Maelanny Purwaningrum

Maelanny Purwaningrum (Backward Education Society – BASE): Maelanny grew up in Jakarta, Indonesia. She earned a Bachelors Degree in International Relations from Padjadjaran University, Indonesia. The following year, she received a scholarship from the Norwegian Center for Human Rights to continue her studies at Oslo University and at the time of her fellowship she was pursuing a Masters Degree on human rights at the faculty of law in Oslo. Maelanny’s academic interests include children’s rights, Islam, and international development. After her fellowship she wrote: “It has broadened my mind on the complex problems that Nepal faces but not covered by the news. I appreciate social entrepreneurship more than before.”

I do (not) like Sunday – Mingling with the Children

17 Jun

I don’t like Sunday. I know this might sound anti-mainstream, but, trust me, it’s not. While in most countries people work from Monday to Friday, in Nepal people work from Sunday to Friday. Yeah, Sunday turned out to be my first day of working days. It always be more difficult to start the routine after a day of hanging-out-doing-nothing. But, last Sunday was different. I finally started my field visit to produce “Love Blanket” with the children.

Last Sunday, I visited nearby villages with two BASE staffs and a local artist. We planned to leave at 4 p.m, around 3 o’clock the sky covered with dark cloud. A sign of heavy rain to come. Then, strong wind came and rain showered. I was a bit worry to continue. But, we did continue after waiting for about 15 minutes. By the time we arrived, the sky was clear, wet green grasses and muddy road left out by the rain. Along the road, I was amazed, the nature rapidly changed. It was no longer arid as I crossed in early May, but fresh and green. The rain is a blessing.

Lalpur road, Dang District.  Photo by: Maelanny P

Lalpur road, Dang District. Photo by: Maelanny P

My first encounter with children turned out to be beyond my expectation. I didn’t expect too high on this first field visit. I understood if children might feel tired after their whole day at school. Then, I was stunned by their enthusiasm and excitement to produce love blanket. Everyone wanted to participate and contribute something, even some youngest children. It was exhausting as well as exciting. I believe, it’s the joy of childhood to see things purely, to try out new things, to do everything in their fun way.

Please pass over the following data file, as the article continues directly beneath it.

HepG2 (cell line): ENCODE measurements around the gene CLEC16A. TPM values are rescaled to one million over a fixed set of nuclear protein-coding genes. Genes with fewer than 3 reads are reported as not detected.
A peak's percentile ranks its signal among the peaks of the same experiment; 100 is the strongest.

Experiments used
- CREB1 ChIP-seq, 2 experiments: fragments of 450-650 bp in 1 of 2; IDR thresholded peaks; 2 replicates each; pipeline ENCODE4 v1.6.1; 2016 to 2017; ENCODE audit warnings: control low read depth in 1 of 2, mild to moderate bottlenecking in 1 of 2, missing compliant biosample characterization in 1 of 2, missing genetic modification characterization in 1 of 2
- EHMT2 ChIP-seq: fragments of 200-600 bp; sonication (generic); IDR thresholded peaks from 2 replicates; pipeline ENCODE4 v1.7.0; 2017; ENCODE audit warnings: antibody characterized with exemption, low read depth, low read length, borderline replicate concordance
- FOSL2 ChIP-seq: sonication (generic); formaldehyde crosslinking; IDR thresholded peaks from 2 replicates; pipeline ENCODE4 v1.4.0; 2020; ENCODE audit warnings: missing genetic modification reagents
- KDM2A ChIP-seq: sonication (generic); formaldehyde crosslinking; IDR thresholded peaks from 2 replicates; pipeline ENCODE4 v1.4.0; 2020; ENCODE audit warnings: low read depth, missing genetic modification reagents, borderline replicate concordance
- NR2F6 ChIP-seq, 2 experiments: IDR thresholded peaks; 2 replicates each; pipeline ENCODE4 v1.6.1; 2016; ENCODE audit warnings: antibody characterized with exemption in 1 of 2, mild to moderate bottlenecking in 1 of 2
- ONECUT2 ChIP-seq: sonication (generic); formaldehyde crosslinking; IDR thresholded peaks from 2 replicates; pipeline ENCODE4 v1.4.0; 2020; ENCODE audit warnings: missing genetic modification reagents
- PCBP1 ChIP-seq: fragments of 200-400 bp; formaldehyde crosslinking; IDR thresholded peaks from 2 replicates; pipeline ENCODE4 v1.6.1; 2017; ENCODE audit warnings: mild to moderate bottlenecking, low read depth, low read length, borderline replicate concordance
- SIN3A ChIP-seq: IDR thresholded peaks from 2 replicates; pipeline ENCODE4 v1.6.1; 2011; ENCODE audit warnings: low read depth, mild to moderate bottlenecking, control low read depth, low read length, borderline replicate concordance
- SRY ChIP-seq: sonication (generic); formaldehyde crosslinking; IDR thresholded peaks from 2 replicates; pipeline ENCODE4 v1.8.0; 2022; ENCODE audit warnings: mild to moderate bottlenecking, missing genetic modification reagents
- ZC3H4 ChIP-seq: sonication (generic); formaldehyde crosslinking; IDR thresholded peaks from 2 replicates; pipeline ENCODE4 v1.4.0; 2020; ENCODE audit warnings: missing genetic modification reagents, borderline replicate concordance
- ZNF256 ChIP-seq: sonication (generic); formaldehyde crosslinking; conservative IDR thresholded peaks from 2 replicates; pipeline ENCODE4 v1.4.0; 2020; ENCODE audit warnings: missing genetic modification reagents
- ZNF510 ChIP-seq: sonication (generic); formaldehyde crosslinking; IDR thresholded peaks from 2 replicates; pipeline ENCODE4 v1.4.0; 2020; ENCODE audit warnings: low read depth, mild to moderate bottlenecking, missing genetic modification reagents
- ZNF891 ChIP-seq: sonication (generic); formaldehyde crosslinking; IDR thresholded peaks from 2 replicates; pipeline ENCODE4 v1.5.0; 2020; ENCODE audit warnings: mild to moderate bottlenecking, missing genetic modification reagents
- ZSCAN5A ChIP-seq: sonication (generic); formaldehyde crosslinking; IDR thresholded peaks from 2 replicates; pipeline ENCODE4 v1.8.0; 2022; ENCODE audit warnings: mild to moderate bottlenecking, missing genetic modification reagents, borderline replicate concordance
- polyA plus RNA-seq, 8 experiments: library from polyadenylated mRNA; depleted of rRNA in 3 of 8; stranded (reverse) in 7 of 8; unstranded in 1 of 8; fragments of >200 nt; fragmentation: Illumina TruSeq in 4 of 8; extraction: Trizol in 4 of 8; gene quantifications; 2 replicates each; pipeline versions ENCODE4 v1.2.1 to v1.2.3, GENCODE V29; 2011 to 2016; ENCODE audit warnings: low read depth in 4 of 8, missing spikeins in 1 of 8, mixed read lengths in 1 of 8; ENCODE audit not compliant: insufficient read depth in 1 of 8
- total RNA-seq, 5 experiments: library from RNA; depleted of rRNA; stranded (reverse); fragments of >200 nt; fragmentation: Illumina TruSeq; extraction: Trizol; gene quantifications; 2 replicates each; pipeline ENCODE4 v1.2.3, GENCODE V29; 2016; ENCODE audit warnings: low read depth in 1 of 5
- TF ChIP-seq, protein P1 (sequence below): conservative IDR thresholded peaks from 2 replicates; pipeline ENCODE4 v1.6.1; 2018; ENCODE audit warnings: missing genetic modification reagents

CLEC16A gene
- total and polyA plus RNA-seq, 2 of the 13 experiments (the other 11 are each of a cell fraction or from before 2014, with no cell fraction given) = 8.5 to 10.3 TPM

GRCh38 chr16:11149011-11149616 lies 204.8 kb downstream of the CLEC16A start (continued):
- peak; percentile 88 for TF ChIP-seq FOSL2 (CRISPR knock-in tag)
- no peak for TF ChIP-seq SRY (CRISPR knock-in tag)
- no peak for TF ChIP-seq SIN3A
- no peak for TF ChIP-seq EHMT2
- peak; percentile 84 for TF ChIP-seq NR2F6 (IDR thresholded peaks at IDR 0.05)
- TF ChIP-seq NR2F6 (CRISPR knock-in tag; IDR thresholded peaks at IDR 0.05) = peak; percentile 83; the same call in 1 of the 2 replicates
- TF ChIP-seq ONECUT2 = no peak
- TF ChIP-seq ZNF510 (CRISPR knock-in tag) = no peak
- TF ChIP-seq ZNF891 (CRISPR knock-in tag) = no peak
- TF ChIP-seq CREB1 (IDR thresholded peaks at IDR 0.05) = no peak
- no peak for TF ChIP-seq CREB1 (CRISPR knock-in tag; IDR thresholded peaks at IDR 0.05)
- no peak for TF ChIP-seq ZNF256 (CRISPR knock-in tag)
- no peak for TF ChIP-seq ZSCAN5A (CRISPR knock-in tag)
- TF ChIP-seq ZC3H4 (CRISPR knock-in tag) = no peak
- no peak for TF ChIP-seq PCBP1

While waiting for the children to gather, I chatted and took some photos. Then, a boy came around, he looked like someone who has just arrived from fields with muddy spots all over his clothes. He peeped on us, then slowly joined us into the room. He was shy. He introduced himself as Onil, but later on he told us his real name as Arjun Chaudary. We asked Arjun to call his friends, he ran out, then I heard he shouted. I guess he was calling his friends. He came along with some friends. BASE local member told me that his father has passed away and his mother works as domestic worker, he has just joined schooling facilitated by BASE. I know he has this unique talent. He didn’t seems to really enjoy drawing or painting as other children did, but he helped us to collect pencils and books from his friends without even asked to do so.

A boy peeping into the room, he is Arjun Chaudary. Photo by: Maelanny P

A boy peeping into the room, he is Arjun Chaudary. Photo by: Maelanny P

The next day, I visited further village. The car crossed two fair size rivers, passed very bumpy roads, and stopped for several times to let cows, goats, lambs, or pigs cross over. In this village, I was able to meet some rescued kamalaris and produced ‘Love Blanket’ with them. They shared their story as child domestic servants to me. Most of them mentioned that they experienced beating and scolding while working as kamalari and none of them was sent to school.

Girls of Kothari Village, some of them are rescued kamalari. Photo by: Maelanny P

Girls of Kothari Village, some of them are rescued kamalari. Photo by: Maelanny P

I saw strength in their innocent eyes. I’m proud of them. I can hardly wait to meet other children and find out more surprise from them. Thank you Arjun, thank you all!


Last Sunday, 12 June 2011, was also the ‘world day against child labor’. ILO issued a new report on children in hazardous work. The report tells that 115 of 215 million child laborers worldwide engaged in hazardous work. The biggest number is found in Asia & Pacific, followed by sub-Saharan Africa. In fact, Nepal is one of few countries where slavery—a type of ‘worst forms of child labor’—are extensively practiced. Apparently, kamalari is one of them, as thousands of kamalari still exist in western tarai (from various surveys conducted by I/NGOs).

Posted By Maelanny Purwaningrum

Posted Jun 17th, 2011

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